Talking back: Consumer power, the AMT, and why I sometimes dream of Indianapolis
The comment feature on the blogging software I use is a little clunky, and so this site isn't yet as interactive as I hope it will become. (This old media fogey would love some advice on this from you experienced bloggers out there.) As a first step towards turning this into a real conversation, I'm going to put up a regular "Talking back" post to discuss some of the commentary on this site. So this is the first of many.
On corporate responsibility, Mark Cericola writes:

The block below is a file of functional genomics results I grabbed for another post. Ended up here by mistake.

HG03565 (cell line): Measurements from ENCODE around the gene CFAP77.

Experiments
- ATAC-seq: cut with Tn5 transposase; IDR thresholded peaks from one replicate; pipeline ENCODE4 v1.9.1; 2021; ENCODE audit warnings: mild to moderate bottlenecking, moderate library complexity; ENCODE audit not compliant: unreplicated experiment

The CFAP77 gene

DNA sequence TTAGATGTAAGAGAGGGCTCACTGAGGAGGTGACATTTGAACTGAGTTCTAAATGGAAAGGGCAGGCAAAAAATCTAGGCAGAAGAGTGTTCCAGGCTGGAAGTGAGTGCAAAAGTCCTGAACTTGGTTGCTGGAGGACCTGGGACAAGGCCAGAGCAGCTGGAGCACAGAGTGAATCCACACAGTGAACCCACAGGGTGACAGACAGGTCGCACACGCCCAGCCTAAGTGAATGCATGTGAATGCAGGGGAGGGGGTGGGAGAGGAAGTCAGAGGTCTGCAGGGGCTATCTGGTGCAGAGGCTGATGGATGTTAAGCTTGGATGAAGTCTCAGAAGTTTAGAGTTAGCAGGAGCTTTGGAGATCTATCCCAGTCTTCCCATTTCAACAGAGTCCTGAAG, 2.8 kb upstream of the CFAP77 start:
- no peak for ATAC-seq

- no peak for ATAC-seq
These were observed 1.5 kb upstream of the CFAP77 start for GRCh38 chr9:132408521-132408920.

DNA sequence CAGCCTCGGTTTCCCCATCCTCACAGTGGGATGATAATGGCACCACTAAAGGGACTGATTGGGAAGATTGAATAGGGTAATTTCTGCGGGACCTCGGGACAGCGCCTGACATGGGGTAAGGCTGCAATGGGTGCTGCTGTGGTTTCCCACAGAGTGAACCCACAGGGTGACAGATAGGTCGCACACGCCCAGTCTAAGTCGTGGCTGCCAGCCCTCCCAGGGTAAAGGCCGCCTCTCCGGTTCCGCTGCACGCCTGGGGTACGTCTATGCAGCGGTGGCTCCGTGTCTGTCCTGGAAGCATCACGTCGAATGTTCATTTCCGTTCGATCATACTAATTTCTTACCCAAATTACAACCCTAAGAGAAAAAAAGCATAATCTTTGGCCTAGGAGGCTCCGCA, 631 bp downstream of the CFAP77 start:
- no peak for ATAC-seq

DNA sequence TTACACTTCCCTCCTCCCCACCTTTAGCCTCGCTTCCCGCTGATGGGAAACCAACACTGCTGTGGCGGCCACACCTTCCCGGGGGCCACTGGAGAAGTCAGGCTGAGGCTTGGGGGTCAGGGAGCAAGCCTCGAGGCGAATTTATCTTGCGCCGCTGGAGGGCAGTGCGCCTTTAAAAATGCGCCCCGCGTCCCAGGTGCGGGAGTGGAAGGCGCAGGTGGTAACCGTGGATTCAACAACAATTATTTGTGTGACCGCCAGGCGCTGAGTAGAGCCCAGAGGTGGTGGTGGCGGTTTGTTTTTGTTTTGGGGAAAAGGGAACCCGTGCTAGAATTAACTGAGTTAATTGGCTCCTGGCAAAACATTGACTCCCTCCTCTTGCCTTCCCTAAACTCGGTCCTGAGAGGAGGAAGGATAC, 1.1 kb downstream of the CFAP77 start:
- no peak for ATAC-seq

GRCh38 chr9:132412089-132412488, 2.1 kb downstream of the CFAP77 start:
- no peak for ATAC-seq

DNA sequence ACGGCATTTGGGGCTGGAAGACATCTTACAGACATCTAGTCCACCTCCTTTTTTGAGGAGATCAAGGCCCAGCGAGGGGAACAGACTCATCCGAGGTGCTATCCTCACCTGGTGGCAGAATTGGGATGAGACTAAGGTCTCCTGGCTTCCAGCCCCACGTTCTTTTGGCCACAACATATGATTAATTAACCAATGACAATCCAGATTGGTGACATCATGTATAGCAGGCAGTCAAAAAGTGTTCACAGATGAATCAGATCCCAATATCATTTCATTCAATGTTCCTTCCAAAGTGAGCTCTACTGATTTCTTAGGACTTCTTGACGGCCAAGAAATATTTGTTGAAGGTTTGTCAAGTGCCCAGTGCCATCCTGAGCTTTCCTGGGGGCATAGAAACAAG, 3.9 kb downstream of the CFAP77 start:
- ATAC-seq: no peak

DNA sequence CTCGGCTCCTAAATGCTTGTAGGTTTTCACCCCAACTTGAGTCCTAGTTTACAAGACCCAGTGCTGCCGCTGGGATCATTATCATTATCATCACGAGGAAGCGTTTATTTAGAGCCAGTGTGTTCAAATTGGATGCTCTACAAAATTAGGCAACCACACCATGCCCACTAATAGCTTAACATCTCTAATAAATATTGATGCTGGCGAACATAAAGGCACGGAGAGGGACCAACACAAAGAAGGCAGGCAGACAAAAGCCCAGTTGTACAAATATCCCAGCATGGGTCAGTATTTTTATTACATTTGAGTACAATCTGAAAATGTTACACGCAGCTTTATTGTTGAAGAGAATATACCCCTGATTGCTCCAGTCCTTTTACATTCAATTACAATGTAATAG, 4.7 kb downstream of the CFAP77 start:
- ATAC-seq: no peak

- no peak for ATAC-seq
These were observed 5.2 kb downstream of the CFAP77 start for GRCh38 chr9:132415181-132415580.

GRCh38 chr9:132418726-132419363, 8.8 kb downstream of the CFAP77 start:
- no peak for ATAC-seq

You can change corporate behavior by two methods - legislation and consumer demand. If consumers refuse to purchase this affects corporation's goal of maximizing profits. Unfortunately, in our society consumers normally will forego moral companies for lower prices. I cringe when I have to agree that legislation is the most effective manner to enact moral/ethical behavior.I think Mark has this right. But the Democracy article shows that consumer's lack of conviction in the face of a great bargain is only part of the equation. We also lack reliable information. And the corporate responsibility movement often muddies the water, by creating voluntary codes of conduct that don't really help us differentiate the good from the not-so-good. Here's how the authors, :